Anyone who has experienced childbirth can tell you that it’s hard. Here is an affirmation for when you feel defeated.
Natural birth proponents often compare drug-free birth to running a marathon. It’s not easy, but you can do it, and you feel great about it afterwards!
One of the aspects of this analogy that isn’t often discussed is the proverbial wall. At some point, runners have been working long enough to hit a physical and/or mental wall. A similar experience happens during labor. At some point, it seems like more than you bargained for. More than you imagined. More than you can handle (especially for long labors that are accompanied by maternal fatigue and exhaustion).
What you do when you meet these walls makes all the difference in what happens.
Related: My Journey to Becoming a Doula
Imagine a game where the person you’re controlling must walk down a path. She encounters a wall in her way. What are her options? Climb over it. Walk around it. Punch through it. Tear it down. Stop, and yell at it. Dig a hole. Give up. Assume it’s a mistake in the programming and complain.
All of these options require your energy and emotional power. Most of them are ways of fighting the wall. They assume that the wall is a bad thing, meant to ruin you.
In labor, fighting the wall causes pain and difficulty. When you turn on “fight,” your body turns off birth.
Many labors are slowed by these walls. They may be emotional and completely invisible to everyone except the laboring mother. They may also be undesired variations of labor, interventions, really super freaking hard contractions, or someone in the room. The trick is to stay right here, right now, and fall through the wall.
Take a deep breath as you walk up to it, say a little prayer (or a little swear), and just go right through it.vThis requires faith, trust, and a bit of magic.
In my birth classes, we talk about birth as your superhero origin story. You really didn’t know how powerful you were until this.
Harry Potter fans will remember the wall at Platform 9 ¾. The only way to get where you want to go is to believe in yourself (or something!), just keep going… and fall through the wall. The magic is in the mystery. You don’t know what the wall means or what it’s made of. You don’t know what’s on the other side.
Your willingness to go there, plus your trust in your ability to deal with the wall, are the magic that get you through.
Just like Harry and Hermione, who had never seen such a thing in their lives, you have to run straight at the wall and believe.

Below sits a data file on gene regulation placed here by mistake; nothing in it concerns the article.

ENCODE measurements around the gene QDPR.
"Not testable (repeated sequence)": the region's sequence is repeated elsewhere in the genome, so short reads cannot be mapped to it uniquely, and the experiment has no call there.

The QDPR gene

My friend whose husband is deployed is living by a mantra scrawled on an index card and taped to her fridge. “When you’re going through hell, keep going.”
When you hit the wall, keep going. Recognize it as just a wall. A marker. A place of magical possibility. In labor, it means being open to going wherever birth takes you and your baby. This means not fighting contractions. It means having a mental birth plan that allows flexibility.
No, it’s not ridiculous to expect it to be wonderful, but it’s more wonderful to know it will be okay if it goes ridiculously far from what you expected. That’s where the real power is. Birth is meeting a series of walls and observing how you approach and get past them. What powers and magic will you find in yourself?
In life, it’s exactly the same.
The two strongest lessons I’ve learned from birthing and parenting are wonderfully paradoxical.
- I’m more powerful than I understand.
- I can’t control anything.
The walls will pop up.
It’s okay to stop and wail at the wall for awhile. But eventually, you will be called to move forward. All the magic and power is in your willingness to do just that. Find the courage to move forward and you’ll find what you need.
As John Aster and Goethe said, “Boldness has genius, power, and magic in it.”
Or, if you prefer, this one from Barbara Winter:
“When you come to the edge of all the light you know and are about to step off into the darkness of the unknown, faith is knowing one of two things will happen: There will be something solid to stand on, or you will be taught to fly.”